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Music / Dire Straits (Album)

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"You feel alright when you hear the music ring."
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Dire Straits, released in 1978, is the self-titled debut album by British roots rock band Dire Straits. The band, born out of frontman Mark Knopfler's previous failed attempts at etching out a career in music, first attracted the attention of the music industry via a demo tape that impressed BBC radio jokey Charlie Gillett, whose advice the band sought out of respect for him. Gillett, impressed with what they had recorded, played "Sultans of Swing" on his radio show Honkey Tonk, attracting the attention of Vertigo Records.

The album that resulted from this was a major commercial success— a far cry from the band's initial financially strained situation that had lent them their name— spending 132 weeks on the UK Albums chart and peaking at No. 5. The album was also a major international success, topping the charts in France, Germany, and Australia and reaching No. 2 on the Billboard 200; Dire Straits would go on to be certified double-platinum in both the US and UK. Lead single "Sultans of Swing" additionally peaked at No. 8 on the UK Singles chart and No. 4 on the Billboard Hot 100.

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Dire Straits was supported by two singles: "Sultans of Swing" and "Down to the Waterline".

Tracklist:

Side One
  1. "Down to the Waterline" (3:55)
  2. "Water of Love" (5:23)
  3. "Setting Me Up" (3:18)
  4. "Six Blade Knife" (4:10)
  5. "Southbound Again" (2:58)

Side Two

  1. "Sultans of Swing" (5:47)
  2. "In the Gallery" (6:16)
  3. "Wild West End" (4:42)
  4. "Lions" (5:05)

You remember we used to run and trope in the shadow of the cargoes:

  • Bittersweet Ending: "In the Gallery": Harry, the sculptor, is recognized as a great artist, but only posthumously.
  • Concept Album: While never marketed as one, the album's lyrics make frequent references to themes of loss, failure, and nostalgia, particularly in regards to romantic relationships; the exploration of these themes could possibly be derived from the dire straits the band's members were in at the time.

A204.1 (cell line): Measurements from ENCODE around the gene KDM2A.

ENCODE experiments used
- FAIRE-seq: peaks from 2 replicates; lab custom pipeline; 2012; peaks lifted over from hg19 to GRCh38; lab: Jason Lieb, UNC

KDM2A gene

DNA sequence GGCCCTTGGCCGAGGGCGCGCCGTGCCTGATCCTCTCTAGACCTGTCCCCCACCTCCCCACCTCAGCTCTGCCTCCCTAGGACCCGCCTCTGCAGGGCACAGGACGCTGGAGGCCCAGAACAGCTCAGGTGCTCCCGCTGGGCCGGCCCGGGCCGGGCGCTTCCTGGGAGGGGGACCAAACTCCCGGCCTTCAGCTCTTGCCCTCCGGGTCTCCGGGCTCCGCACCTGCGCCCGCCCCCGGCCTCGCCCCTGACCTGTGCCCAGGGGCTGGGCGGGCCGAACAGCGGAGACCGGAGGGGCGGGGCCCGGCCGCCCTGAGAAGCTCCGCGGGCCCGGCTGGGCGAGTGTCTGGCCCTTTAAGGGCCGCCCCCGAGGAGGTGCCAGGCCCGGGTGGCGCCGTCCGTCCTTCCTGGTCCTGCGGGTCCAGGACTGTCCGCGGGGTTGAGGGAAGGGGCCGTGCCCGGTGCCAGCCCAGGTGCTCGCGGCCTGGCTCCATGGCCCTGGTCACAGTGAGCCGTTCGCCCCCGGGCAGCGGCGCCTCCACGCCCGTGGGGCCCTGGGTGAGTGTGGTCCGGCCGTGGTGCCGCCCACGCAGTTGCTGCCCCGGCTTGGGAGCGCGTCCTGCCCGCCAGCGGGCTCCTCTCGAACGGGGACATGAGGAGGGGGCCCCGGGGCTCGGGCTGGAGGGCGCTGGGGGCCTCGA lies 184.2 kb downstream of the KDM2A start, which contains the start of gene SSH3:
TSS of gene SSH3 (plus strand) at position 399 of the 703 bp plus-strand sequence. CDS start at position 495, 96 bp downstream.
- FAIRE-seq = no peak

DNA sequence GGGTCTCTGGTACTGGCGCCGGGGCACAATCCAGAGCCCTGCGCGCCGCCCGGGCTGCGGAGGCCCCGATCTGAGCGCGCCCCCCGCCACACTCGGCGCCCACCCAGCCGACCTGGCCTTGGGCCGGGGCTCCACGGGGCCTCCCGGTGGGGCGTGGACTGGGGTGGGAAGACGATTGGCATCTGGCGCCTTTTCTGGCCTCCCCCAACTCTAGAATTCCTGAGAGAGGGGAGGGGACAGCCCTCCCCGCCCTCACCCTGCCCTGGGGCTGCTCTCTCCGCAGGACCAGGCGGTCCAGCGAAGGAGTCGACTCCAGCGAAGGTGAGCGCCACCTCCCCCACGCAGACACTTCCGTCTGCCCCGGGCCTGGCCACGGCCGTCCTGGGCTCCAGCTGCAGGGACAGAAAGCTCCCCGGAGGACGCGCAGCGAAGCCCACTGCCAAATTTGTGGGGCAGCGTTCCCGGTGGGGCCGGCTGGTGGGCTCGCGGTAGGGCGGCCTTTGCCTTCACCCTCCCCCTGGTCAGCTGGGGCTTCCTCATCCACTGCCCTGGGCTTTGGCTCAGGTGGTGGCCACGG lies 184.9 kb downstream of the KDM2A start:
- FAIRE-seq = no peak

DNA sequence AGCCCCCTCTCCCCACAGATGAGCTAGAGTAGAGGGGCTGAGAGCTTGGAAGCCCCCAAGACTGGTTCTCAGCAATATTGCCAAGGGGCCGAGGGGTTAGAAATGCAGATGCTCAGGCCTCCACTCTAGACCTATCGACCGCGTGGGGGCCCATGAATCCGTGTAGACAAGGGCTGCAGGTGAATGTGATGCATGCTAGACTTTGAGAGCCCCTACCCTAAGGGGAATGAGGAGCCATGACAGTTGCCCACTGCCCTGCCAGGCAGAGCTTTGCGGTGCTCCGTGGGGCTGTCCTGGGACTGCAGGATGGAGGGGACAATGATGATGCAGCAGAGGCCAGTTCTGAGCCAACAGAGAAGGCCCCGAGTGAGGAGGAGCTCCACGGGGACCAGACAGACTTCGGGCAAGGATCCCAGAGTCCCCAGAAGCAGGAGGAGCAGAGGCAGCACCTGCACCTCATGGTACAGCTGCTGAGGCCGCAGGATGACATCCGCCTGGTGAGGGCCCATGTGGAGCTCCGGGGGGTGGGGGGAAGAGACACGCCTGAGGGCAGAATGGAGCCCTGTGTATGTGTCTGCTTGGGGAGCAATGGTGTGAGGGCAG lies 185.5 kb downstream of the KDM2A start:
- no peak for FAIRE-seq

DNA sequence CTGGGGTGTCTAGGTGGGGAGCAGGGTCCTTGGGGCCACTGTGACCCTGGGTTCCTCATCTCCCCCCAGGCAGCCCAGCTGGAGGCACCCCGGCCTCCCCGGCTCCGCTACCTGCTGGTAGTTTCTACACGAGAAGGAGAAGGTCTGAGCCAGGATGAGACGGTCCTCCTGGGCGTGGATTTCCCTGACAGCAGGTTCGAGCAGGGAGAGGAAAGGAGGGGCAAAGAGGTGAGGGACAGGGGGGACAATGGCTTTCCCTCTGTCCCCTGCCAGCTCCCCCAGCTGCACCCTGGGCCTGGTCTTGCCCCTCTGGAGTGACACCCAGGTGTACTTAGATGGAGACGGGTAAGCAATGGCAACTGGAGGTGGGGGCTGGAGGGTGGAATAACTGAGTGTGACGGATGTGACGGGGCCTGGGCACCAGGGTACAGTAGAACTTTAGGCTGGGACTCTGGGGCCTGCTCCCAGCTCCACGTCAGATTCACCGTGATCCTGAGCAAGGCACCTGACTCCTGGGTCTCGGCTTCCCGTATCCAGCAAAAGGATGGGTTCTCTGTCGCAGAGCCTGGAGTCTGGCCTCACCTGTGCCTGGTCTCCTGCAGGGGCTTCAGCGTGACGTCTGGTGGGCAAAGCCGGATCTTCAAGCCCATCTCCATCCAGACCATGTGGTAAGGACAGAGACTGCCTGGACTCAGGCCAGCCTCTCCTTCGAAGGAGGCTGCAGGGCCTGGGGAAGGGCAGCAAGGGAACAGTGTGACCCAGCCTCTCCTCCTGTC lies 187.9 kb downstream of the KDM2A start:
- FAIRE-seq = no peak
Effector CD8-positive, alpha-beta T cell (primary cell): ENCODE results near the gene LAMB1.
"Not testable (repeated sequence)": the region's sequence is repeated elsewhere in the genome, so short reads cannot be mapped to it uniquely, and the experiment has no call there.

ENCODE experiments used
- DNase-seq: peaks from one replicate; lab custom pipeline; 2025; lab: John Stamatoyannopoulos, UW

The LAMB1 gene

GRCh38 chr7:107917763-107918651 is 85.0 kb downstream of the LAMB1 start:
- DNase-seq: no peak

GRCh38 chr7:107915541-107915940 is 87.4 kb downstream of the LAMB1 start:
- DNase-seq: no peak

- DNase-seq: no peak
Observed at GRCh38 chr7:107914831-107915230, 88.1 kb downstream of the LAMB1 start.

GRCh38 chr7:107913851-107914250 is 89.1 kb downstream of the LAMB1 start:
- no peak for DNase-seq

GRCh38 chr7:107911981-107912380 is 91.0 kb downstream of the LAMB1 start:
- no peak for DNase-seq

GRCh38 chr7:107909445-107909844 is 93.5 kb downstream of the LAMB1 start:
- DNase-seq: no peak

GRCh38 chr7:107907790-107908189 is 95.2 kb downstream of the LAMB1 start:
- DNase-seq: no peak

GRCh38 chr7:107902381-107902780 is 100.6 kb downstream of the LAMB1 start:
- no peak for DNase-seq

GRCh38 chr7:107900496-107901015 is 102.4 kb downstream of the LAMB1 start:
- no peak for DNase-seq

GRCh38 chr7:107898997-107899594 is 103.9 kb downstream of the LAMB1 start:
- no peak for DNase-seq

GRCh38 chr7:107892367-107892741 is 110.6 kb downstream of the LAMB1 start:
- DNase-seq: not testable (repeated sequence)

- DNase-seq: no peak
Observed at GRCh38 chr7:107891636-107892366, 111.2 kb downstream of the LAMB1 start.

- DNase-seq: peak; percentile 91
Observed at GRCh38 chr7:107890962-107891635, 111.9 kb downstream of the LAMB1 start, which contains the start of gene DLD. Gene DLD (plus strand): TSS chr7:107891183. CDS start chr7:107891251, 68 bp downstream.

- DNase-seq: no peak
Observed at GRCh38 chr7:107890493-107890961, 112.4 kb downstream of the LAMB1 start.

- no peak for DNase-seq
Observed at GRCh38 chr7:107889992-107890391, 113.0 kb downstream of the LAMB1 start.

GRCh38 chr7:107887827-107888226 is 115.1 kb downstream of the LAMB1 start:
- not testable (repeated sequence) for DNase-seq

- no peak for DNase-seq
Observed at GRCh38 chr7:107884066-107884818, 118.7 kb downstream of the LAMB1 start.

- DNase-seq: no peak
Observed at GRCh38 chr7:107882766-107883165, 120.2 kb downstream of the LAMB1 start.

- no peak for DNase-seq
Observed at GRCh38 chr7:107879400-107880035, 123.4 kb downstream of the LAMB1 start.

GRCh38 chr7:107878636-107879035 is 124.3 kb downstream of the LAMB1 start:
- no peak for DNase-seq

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  • Dead Artists Are Better: Discussed via "In the Gallery", which criticizes the hypocrisy behind this trope.
  • Early Installment Weirdness: While not a jarring contrast with their later material, the songwriting on the album is decidedly more rooted in Three Chords and the Truth compared to the more complex composition and instrumentation that would signify their later material.
  • Epic Rocking: "In the Gallery" just barely surpasses the six-minute mark.
  • Love Nostalgia Song: "Down to the Waterline" is one, describing specific anecdotes relevant to the narrator's life with a past love.
  • Lyrical Dissonance: The band's big hit, "Sultans Of Swing" is a rock and roll song rather than swing, although justified in that the "Sultans Of Swing" themselves are a swing/blues band, shown in the following stanza:
    And a crowd of young boys, well they're fooling around in the corner
    Drunk and dressed in their best brown-baggies and their platform soles
    They don't give a damn about any trumpet playing band
    It ain't what they call rock and roll
    And the Sultans
    Yeah, the Sultans play Creole
    Creole blues
  • Non-Indicative Name: "Sultans of Swing", a blues rock song.
  • Performance Video: "Sultans of Swing" received one.
  • Rock Star Song: Subverted by their debut single "Sultans of Swing", a song about a band that's never going to make it big and doesn't really mind.
  • Self-Titled Album: Dire Straits. By Dire Straits.
  • Take That!: "In the Gallery" towards modern art: Harry the sculptor, who makes angels and coal miners, goes unrecognized, while an artist who puts up a blank canvas gets into the trendy galleries in London. This only changes once Harry himself kicks the bucket.
  • The One That Got Away: A majority of tracks on the album frequently allude to a lost lover; coincidentally (or not?), both "Down to the Waterline" and "Water of Love" heavily invoke water imagery in relation to the relationship.
  • Three Chords and the Truth: The album's bread and butter; each song is composed in a fairly basic and easy-to-digest manner, without coming off as banally generic.

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